Music, storytelling, and poetry have always been central to Welsh culture, with the poet—purported to have mystical powers and links to the ancient druids—raised to the level of national hero. A revival of traditional Celtic culture in the 19th century led to the establishment of the eisteddfod national poetry and music festival, still celebrated every year in Carmarthen, which culminates with a poetry contest. Dylan Thomas, writing mainly in the 1920s and 30s, became one of the most successful Welsh poets, renowned for poems such as “Fern Hill, “Do Not go Gentle into that Good Night,” and the radio play “Under Milkwood.” With his deep, sonorous voice and delightful enunciation, he became famous for his dramatic readings, both on tour and on the radio. Sadly, Thomas died just after his 39th birthday of pneumonia, with heavy drinking as a contributing factor.

The laughter of Christmas is evoked using the dual perspective that runs throughout the work, with the child’s view—full of wonder and imagination—frequently undercut by the more realistic, ironic perspective of the adult narrator. For example, as the speaker and his friend Jim stalk stray cats with snowballs, “the lynx-eyed hunters, Jim and I, fur-capped and moccasined trappers from Hudson Bay, off Mumbles Road” suddenly jerks us back to humdrum reality. When they become “Eskimo-footed arctic marksmen in the muffling silence of the eternal snows,” the adult voice corrects the child’s with “eternal, ever since Wednesday.” And finally, one of the “useful presents” was “a little crocheted nose bag from an aunt now, alas, no longer whinnying with us.” In one section, the memories are even presented as a conversation between an unnamed adult and child questioner (father and son, perhaps). “Were there Uncles like in our house?” “and then the presents?” the child prompts the speaker. Underlying this humor, however, is a sadness, an unspoken regret for the loss of innocence and childhood’s trust in possibility: “the ice cake loomed in the centre of the table like a marble grave.”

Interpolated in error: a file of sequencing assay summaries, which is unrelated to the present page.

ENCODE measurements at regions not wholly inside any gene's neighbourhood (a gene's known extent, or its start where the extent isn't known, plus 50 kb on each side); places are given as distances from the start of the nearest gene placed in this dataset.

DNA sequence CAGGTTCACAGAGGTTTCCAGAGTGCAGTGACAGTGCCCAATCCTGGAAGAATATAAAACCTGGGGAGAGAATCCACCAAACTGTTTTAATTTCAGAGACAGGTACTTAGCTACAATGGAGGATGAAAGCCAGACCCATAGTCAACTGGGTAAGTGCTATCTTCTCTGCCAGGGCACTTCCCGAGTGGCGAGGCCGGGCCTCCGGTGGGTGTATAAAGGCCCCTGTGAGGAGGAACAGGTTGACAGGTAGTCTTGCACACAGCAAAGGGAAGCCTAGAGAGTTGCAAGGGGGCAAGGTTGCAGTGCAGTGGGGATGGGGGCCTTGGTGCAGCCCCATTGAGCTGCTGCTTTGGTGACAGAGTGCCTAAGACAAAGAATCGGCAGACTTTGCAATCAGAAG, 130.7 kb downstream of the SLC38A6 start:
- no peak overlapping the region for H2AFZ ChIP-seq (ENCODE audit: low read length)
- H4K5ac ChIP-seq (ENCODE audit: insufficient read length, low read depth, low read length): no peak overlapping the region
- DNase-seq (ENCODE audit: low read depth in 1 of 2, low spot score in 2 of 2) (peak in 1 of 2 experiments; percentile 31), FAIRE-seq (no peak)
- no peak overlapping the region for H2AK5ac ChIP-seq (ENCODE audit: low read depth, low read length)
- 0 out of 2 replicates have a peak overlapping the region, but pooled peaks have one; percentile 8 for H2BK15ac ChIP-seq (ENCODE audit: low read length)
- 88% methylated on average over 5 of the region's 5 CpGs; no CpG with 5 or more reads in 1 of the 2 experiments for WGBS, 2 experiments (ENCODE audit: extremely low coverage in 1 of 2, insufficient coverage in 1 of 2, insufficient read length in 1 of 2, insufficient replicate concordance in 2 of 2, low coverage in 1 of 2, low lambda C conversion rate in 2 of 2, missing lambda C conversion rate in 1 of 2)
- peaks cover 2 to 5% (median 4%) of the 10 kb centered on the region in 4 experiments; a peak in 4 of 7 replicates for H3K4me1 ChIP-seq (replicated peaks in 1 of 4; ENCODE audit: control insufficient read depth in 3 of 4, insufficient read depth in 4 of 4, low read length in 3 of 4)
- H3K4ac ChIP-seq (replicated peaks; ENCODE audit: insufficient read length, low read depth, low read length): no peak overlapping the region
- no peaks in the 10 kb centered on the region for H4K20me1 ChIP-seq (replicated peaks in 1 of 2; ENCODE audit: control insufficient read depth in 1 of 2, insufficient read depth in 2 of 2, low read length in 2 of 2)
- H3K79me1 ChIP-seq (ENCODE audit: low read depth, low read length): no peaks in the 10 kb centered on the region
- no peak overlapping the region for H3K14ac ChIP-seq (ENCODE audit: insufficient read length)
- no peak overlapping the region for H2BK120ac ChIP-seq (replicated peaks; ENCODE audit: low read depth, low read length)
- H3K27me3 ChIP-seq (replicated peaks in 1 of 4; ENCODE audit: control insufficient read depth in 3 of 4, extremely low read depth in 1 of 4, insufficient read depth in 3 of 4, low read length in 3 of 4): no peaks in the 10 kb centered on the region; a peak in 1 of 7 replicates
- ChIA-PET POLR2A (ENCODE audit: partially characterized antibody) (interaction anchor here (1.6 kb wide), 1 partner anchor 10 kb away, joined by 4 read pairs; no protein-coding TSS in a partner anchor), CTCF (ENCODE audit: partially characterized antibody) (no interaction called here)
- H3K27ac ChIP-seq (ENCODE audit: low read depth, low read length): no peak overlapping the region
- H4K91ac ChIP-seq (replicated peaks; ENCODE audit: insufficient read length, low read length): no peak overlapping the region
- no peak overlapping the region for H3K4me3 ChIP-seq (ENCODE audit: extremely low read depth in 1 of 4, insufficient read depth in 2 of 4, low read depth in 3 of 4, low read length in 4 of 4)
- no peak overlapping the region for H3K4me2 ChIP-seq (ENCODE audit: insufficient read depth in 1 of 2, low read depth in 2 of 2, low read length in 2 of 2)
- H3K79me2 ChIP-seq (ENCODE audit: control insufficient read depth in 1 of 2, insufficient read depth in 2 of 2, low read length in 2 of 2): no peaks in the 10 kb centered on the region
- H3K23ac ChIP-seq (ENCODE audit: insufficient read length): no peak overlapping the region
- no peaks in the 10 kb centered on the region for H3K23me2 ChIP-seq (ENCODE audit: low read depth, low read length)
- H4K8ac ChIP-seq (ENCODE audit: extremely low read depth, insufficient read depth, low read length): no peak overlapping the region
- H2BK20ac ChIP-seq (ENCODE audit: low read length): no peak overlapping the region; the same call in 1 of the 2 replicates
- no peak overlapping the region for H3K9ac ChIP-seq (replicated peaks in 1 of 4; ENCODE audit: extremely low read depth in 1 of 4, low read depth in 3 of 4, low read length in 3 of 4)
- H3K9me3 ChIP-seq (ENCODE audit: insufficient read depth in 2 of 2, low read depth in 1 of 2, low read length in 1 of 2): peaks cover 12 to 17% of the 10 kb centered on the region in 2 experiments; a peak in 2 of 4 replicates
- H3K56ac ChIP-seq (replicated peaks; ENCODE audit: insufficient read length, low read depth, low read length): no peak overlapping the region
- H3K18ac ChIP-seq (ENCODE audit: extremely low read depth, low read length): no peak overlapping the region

As Faulkner reminds us, “the past is never dead; it’s not even past.” Memories can often seem more real than present truth. Our past experiences express themselves in our present vision of the world, in who we are and how we feel. The traditions of Christmas confirm this, helping to transport us to earlier times. Above all, the Christmas Thomas celebrates in memory is simple and warm, cozy with a sense of community and family togetherness. May your holidays be as full of love, magic, and peace as those here immortalized in exquisite language.